Scott has to reckon with this firsthand because as the movie opens he finds himself picking up Cassie from jail. She doesn’t see the big deal and laments him for losing sight of what matters in the long run: looking out for the little guy. In Cassie’s eyes, lately, Scott’s been taking somewhat of a backseat to heroic deeds after having helped save the world and is maybe resting on his laurels a little too much.

scott and cassie

“The relationship Scott has with Cassie has always been the most important thing in Scott’s life,” Star Paul Rudd adds. “There’s a lot of love between these two characters, and it really is at the heart of what these films are about. But, it’s much different dealing with a 6-year-old than it is with somebody who’s 18…Scott wants to pick up where they left off — he wants to just spend time with her and live a normal life and she maybe has some other ideas.”

Throughout the course of the movie, viewers see just how much Cassie has grown up over the last few years, challenging her dad at almost every move. As Broussard puts it, when the creative team first started discussing how Cassie would fit into the overall story, the idea came up asking, “What if there was a Scott Lang in Scott Lang's life? Meaning, he tries to do the right thing, but much to the chagrin of the people that love him, and gets put in these awkward situations or thrown in jail. He suddenly has a daughter who is no longer a little girl, and is kind of following in her father's footsteps, for better or worse.”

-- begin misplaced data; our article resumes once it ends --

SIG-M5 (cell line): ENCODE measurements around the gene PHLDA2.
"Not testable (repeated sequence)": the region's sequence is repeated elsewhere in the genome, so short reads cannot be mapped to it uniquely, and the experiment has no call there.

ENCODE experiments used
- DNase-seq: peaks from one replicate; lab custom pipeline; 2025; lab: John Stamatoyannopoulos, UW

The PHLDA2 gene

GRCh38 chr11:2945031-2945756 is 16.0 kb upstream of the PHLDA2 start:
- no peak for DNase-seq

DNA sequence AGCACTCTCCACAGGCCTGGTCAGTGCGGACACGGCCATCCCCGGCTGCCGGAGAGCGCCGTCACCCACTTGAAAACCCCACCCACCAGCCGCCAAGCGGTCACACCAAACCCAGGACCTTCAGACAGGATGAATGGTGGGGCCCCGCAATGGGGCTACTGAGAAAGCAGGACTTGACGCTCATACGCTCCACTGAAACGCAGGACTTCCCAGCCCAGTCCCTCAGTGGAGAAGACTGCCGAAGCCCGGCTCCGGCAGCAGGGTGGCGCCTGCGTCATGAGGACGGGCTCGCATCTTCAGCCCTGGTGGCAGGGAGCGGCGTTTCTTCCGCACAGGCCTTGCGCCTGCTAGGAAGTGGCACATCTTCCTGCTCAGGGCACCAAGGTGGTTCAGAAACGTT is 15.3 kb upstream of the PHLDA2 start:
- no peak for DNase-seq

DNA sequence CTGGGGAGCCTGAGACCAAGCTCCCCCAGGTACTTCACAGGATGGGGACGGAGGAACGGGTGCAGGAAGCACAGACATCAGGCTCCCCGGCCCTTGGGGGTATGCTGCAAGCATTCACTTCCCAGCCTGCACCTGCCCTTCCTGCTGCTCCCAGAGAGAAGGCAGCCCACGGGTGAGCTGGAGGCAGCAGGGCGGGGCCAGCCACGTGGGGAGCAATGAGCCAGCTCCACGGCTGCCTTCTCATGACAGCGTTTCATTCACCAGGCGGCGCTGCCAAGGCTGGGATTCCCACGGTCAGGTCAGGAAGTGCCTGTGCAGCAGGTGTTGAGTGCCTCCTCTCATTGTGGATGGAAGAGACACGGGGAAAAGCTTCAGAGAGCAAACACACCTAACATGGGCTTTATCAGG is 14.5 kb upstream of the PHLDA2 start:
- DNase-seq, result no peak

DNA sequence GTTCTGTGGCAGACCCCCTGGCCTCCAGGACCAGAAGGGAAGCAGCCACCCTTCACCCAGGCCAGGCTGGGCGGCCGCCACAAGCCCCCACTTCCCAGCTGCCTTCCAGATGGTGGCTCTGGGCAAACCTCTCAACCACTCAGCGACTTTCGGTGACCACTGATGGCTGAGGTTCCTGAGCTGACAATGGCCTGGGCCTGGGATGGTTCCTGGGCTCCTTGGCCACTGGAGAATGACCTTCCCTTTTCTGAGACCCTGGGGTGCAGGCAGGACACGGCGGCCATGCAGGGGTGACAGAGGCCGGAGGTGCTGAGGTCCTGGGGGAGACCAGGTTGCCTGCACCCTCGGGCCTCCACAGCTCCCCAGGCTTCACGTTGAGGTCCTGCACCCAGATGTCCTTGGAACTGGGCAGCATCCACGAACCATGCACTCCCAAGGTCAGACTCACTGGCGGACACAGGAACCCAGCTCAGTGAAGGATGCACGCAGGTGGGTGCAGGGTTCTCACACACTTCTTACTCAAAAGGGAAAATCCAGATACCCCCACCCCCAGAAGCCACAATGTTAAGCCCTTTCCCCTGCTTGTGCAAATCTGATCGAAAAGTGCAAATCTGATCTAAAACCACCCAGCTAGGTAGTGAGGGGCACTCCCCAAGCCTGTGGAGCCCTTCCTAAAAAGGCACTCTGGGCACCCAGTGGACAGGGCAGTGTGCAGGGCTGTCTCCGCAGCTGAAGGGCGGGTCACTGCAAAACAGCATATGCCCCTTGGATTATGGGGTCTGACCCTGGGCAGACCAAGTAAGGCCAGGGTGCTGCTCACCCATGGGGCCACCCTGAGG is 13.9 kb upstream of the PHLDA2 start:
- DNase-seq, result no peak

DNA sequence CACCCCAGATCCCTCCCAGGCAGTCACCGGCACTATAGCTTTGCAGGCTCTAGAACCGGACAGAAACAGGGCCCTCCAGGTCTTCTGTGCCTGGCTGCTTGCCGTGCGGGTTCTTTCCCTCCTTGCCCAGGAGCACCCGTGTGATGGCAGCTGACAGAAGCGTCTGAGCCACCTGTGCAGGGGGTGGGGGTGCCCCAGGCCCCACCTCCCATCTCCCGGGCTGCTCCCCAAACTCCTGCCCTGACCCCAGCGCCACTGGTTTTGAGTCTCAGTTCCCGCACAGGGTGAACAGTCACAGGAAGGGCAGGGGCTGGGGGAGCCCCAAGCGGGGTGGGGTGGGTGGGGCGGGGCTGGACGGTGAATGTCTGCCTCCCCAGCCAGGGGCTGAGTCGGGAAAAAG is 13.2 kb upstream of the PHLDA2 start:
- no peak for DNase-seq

Just like Scott has done the noble thing in the past, now he has to deal with Cassie doing the same exact thing — but this time in the Quantum Realm.

“She's an adult now and she has her own ideas about how to live her life, what injustice means to her, and how to combat injustice.” Reed continues. “That may be different than the way her dad conducts his life. We liked the idea of being able to mine this idea that she's at an age where she can be quite critical of her dad and she looks at him, and it's like, what are you doing, man? You're an Avenger. You're signing books and you're looking in the rearview mirror. There's a lot more justice out there that has to be dealt with.”